How can you make your voice heard?

There are two ways for you to send in your feedback:

  1. E-mail: (Strongly Recommended)
  2. Survey: Consultation: Initial recommendations for the development of proposed Kindergarten to Grade 12 (K-12) education accessibility standards |

 (The survey is confusing, will take some time to complete, asks questions on a wide variety of topics and will not allow you to choose your areas of focus.)

To assist you, CADDAC has developed Feedback on the Main Themes of the report, as outlined by the AODA, that we feel will affect students with ADHD.

You can:

CADDAC suggests that if you would like to comment on only some of the themes, these are themes of the most significance to students with ADHD: 1,2,4,5,6, 8 and 10.

For more detailed information please access the AODA Alliance’s 15-page summary, their 55-page condensed and annotated version  as well as their 49 minute video

By: Melissa Tamblyn

I am an A type person – A-type in every way. Star student, hard driving, goal seeking, avid reader, knowledge seeker type of person. Learning has come easily to me so guess what? – I like it. Imagine if reading - a key skill for knowledge acquisition was hard and made learning more challenging...and you can’t seem to maintain your focus… That would suck. That would really suck. That is what life has been like for my husband and my son. Guy and Liam have learning disabilities and ADHD. Diagnosed and certified based on the best available information at the time but either way – reading is hard and learning in the traditional ways has been a struggle. The ADHD only exacerbated the issue as it was hard to get focused – especially on something so “boring.” ADHD, as I have learned, rarely travels alone and there are often other concurrent issues that we see in play. Their self esteem has suffered. My heart has broken for them. It would not be as painful if they were not as smart as they are – they are highly intelligent, creative, and engaging people who I love to spend time with. As a partner and parent, I have spent the better part of my life learning about how to help them learn and make it easier. It has not been an easy road for any of us. For my husband growing up, he was labelled “dumb”, and my son has been in “special education” from grade 1 onward. Working to identify the issues and find the right combination of academic and emotional supports has been a challenge. But we are making progress. We are seeing results. You can too. Guy is now a teacher, focused on special education in Toronto and Liam is a thriving grade 11 student.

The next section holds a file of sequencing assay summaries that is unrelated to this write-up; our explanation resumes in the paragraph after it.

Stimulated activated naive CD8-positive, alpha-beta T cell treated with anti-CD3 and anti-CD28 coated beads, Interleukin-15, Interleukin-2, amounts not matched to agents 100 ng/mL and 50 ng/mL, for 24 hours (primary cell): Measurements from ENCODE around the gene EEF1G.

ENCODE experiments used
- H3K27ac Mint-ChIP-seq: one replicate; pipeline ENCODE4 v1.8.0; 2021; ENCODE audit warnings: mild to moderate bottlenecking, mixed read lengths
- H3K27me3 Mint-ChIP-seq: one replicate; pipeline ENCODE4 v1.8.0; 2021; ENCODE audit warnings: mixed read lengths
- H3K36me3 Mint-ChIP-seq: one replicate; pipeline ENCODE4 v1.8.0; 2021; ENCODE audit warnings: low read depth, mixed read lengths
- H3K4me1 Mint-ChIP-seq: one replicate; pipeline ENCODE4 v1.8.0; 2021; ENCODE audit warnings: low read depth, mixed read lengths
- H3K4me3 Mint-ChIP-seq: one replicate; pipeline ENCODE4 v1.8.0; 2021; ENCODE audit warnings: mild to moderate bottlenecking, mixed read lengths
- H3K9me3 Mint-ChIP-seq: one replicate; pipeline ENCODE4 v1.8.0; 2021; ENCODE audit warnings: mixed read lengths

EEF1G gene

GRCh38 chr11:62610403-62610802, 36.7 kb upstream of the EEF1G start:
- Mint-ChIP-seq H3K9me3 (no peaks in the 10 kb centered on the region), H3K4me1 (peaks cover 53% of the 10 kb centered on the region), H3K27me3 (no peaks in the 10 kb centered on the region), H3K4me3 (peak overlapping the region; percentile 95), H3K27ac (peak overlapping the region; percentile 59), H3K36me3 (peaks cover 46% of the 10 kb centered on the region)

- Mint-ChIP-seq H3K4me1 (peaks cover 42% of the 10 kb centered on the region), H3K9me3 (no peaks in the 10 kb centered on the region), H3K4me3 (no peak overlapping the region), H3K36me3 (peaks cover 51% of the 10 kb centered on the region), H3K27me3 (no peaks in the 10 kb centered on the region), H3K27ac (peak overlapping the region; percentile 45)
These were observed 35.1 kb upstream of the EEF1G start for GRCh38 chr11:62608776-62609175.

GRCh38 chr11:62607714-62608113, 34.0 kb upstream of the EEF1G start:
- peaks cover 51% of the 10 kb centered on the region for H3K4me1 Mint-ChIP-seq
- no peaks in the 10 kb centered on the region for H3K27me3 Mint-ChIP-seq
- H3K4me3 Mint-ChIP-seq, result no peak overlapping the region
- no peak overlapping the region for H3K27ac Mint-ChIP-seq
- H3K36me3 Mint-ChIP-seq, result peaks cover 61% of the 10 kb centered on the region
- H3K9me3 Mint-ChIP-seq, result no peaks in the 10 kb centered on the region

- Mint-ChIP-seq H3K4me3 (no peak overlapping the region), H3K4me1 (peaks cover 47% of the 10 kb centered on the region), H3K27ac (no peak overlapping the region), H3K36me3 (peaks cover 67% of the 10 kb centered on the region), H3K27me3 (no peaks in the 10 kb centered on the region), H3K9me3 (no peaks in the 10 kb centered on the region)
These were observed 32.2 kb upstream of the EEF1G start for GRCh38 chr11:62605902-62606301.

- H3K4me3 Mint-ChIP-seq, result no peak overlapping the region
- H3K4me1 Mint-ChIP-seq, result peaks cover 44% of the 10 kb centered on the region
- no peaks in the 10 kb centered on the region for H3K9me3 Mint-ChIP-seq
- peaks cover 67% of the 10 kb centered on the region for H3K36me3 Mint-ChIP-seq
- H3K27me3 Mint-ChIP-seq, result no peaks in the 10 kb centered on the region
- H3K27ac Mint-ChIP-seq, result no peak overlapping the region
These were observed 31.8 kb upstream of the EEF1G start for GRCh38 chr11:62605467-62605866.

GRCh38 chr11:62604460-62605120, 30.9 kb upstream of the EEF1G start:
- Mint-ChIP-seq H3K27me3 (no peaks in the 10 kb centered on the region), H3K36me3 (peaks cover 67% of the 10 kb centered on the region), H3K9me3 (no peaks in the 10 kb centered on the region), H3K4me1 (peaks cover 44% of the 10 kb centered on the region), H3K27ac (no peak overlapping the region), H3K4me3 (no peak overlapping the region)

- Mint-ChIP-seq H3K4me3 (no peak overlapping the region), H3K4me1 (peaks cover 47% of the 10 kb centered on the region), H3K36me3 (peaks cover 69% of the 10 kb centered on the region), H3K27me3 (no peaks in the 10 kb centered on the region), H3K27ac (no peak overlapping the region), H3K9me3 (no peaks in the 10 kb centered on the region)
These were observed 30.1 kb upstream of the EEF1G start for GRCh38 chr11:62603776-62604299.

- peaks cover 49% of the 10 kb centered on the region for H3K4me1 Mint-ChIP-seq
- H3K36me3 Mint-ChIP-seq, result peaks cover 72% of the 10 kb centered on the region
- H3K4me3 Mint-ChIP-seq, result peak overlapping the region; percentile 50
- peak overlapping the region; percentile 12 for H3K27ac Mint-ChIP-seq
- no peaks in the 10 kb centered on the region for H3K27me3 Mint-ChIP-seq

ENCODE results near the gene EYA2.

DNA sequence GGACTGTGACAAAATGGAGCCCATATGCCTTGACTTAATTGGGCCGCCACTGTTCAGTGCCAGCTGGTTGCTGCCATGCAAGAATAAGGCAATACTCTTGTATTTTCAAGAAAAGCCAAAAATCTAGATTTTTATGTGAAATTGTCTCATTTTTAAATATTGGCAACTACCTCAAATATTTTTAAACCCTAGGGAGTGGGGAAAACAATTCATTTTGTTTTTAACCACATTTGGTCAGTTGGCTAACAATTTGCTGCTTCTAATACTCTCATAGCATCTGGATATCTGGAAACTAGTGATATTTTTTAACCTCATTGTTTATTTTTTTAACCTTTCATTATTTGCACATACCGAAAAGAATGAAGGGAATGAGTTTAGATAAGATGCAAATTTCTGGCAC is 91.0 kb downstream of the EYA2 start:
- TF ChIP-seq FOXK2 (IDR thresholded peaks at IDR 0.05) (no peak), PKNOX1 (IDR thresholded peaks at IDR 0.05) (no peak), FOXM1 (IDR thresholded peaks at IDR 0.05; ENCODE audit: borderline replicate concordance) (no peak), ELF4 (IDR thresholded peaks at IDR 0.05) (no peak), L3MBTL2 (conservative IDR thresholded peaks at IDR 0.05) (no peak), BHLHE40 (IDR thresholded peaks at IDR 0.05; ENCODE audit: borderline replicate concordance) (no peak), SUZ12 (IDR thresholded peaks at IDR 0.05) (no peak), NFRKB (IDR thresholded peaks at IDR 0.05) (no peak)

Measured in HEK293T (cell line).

Here is what I would have to say to my fellow parents who are living this reality. I have jumped in with two feet and have made it a point to contribute to supporting parents and children with similar experiences.

Things that we found helped us along our journey:

  1. Get informed – there are several great resources through CADDAC and other organizations to start your learning process. 
  1. Ask for help – you are not alone, and the network of organizations is growing – tap into it!